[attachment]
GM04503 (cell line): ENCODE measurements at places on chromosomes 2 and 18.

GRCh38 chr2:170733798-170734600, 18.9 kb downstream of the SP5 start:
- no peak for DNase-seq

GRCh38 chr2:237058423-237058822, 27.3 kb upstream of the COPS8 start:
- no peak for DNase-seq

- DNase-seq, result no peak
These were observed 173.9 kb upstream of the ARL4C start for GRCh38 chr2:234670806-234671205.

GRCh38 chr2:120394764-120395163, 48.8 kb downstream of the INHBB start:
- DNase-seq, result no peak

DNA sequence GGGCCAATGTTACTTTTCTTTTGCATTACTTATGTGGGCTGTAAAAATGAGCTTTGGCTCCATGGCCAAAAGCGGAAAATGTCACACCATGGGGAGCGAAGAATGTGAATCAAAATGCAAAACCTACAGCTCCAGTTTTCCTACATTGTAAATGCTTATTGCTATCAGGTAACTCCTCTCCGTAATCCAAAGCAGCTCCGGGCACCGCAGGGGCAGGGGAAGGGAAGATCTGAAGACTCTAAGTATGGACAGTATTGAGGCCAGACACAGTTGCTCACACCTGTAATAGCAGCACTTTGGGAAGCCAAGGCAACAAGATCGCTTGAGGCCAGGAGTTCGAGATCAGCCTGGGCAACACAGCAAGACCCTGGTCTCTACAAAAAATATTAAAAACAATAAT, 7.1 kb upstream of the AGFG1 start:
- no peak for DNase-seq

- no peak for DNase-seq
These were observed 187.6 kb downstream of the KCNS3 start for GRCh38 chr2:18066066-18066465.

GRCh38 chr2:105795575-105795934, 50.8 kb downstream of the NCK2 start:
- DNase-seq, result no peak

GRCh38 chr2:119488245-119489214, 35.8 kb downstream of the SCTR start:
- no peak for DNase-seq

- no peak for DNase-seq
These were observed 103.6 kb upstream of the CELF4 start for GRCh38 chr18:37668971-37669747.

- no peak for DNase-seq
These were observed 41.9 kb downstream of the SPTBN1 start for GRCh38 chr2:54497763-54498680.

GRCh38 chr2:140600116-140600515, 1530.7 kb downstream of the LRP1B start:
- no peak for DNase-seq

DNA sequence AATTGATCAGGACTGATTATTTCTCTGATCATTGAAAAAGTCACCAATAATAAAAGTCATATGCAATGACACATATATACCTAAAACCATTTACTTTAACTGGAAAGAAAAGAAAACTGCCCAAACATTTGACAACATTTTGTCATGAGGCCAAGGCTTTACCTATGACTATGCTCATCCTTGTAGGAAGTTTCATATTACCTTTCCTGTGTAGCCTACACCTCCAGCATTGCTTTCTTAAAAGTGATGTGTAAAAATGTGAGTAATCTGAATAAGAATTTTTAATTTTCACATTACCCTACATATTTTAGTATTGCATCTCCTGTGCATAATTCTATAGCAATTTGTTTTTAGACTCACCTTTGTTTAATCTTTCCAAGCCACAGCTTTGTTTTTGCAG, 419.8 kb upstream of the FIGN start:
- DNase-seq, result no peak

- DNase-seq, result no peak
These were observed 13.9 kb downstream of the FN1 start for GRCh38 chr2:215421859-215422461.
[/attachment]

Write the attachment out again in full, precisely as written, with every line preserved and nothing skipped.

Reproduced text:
GM04503 (cell line): ENCODE measurements at places on chromosomes 2 and 18.

GRCh38 chr2:170733798-170734600, 18.9 kb downstream of the SP5 start:
- no peak for DNase-seq

GRCh38 chr2:237058423-237058822, 27.3 kb upstream of the COPS8 start:
- no peak for DNase-seq

- DNase-seq, result no peak
These were observed 173.9 kb upstream of the ARL4C start for GRCh38 chr2:234670806-234671205.

GRCh38 chr2:120394764-120395163, 48.8 kb downstream of the INHBB start:
- DNase-seq, result no peak

DNA sequence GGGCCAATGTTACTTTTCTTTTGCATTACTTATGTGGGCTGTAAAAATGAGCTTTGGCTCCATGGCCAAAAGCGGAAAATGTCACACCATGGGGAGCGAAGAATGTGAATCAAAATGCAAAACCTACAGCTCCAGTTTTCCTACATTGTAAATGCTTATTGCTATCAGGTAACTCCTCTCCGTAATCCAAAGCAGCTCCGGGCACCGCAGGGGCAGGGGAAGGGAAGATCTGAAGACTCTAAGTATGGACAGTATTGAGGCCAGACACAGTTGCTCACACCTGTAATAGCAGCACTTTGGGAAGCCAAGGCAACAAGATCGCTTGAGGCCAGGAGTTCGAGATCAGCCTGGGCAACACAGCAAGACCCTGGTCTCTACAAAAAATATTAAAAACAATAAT, 7.1 kb upstream of the AGFG1 start:
- no peak for DNase-seq

- no peak for DNase-seq
These were observed 187.6 kb downstream of the KCNS3 start for GRCh38 chr2:18066066-18066465.

GRCh38 chr2:105795575-105795934, 50.8 kb downstream of the NCK2 start:
- DNase-seq, result no peak

GRCh38 chr2:119488245-119489214, 35.8 kb downstream of the SCTR start:
- no peak for DNase-seq

- no peak for DNase-seq
These were observed 103.6 kb upstream of the CELF4 start for GRCh38 chr18:37668971-37669747.

- no peak for DNase-seq
These were observed 41.9 kb downstream of the SPTBN1 start for GRCh38 chr2:54497763-54498680.

GRCh38 chr2:140600116-140600515, 1530.7 kb downstream of the LRP1B start:
- no peak for DNase-seq

DNA sequence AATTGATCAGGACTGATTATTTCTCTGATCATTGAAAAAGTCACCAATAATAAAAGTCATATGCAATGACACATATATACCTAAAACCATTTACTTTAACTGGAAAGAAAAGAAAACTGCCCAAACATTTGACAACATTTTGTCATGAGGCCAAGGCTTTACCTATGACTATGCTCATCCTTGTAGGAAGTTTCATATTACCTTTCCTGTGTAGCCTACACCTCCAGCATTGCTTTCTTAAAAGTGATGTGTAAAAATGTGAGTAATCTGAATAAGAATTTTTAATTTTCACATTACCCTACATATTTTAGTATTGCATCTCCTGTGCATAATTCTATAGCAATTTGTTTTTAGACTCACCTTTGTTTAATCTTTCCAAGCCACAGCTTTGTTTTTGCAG, 419.8 kb upstream of the FIGN start:
- DNase-seq, result no peak

- DNase-seq, result no peak
These were observed 13.9 kb downstream of the FN1 start for GRCh38 chr2:215421859-215422461.